U-M has established the Renal Pre-Competitive Consortium (RPC2) with several pharmaceutical companies, including AstraZeneca and Eli Lilly and Company. The consortium will develop and use large-scale data exploration to identify new treatment targets for chronic kidney disease.   


The RPC2 is led by U-M nephrologist Matthias Kretzler, M.D., and brings together subject-matter experts and scientific leaders, as well as support from across the industry.  


"We have to find ways to bring new therapies to our patients, faster," Kretzler says. "The RPC2 gives us the opportunity to combine large-scale clinical and molecular data exploration with the development expertise of the pharmaceutical industry."


CLICK HERE to read the full article.  


Cheers to the Latest Kickstart Awardee  

Award for developing early proof of concept  

FFMI recently announced the latest awardee for its Kickstart early-stage fundraising program.

Kickstart Awards, made possible by the U-M Michigan Translational Research and Commercialization for Life Sciences Program (MTRAC), enable Medical School research faculty to develop proof of concept for innovative technologies. This award is aimed to enhance the commercial potential of a technology to the point of translation and possible inclusion in MTRAC or other research funding programs.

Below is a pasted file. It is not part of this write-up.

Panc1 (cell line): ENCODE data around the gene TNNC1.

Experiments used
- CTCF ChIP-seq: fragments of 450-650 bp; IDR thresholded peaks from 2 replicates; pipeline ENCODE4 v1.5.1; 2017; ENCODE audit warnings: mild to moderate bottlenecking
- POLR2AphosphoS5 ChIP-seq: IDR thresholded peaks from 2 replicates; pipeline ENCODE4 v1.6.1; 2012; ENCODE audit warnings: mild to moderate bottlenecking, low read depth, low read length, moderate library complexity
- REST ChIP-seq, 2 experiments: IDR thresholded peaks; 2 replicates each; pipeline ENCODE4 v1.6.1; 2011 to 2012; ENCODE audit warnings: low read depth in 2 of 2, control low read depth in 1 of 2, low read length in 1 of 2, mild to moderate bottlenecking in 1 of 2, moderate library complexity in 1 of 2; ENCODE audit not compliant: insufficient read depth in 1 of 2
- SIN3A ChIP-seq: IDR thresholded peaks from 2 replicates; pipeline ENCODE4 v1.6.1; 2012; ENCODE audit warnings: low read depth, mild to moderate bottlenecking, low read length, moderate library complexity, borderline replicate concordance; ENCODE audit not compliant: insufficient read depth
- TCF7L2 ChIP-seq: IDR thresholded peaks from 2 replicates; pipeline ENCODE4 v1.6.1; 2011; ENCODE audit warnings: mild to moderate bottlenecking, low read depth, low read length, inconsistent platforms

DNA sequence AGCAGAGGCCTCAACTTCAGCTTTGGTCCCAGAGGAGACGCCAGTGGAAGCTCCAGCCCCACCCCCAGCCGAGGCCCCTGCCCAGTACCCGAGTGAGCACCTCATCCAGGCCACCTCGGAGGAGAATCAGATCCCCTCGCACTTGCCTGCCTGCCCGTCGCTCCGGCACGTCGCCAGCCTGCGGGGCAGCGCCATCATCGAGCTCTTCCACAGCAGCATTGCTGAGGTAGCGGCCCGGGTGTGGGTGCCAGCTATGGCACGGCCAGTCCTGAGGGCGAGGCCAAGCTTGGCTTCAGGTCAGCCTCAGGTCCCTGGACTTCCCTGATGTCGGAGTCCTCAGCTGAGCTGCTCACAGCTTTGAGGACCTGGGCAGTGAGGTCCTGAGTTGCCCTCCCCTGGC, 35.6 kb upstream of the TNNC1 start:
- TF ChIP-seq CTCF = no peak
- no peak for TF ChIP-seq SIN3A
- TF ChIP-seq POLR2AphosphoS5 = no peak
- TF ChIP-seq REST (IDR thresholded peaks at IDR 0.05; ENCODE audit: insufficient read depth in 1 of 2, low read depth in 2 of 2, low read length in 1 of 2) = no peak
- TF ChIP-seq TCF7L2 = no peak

The new Kickstart team is Dr. Bogdan Epureanu, M.S., Ph.D. and Dr. Kevin Ward, M.D. They are working on a therapeutic vibration device.  

Calling All Innovators! Sign Up for Our Early Tech Development Course Today  

Register now to take advantage of this valuable educational resource 

Put your novel idea on the path to success by joining FFMI's next Early Tech Development Course, beginning Friday, March 11.  


This 4-week course is designed to give you the knowledge and tools to navigate the initial process of innovation and commercialization.
to learn more and sign up! 


Colorectal Cancer Takes a One-Two Punch with Drug Combination 

Molecule offers dual targeting of EGFR and PIK3 in colorectal cancer patients 

Many patients with colorectal cancer show increased levels of Epidermal Growth Factor Receptor (EGFR), a cellular protein that contributes to disease progression. These increased levels occur for one of two reasons: PIK3A mutation and overexpression, or reduced expression of the tumor suppressor factor PTEN. Augmented EGFR signaling can be associated with unchecked cell proliferation, angiogenesis, metastases, and evasion of apoptosis. Unfortunately, the effectiveness of EGFR targeting therapies can be compromised by resistance mechanisms.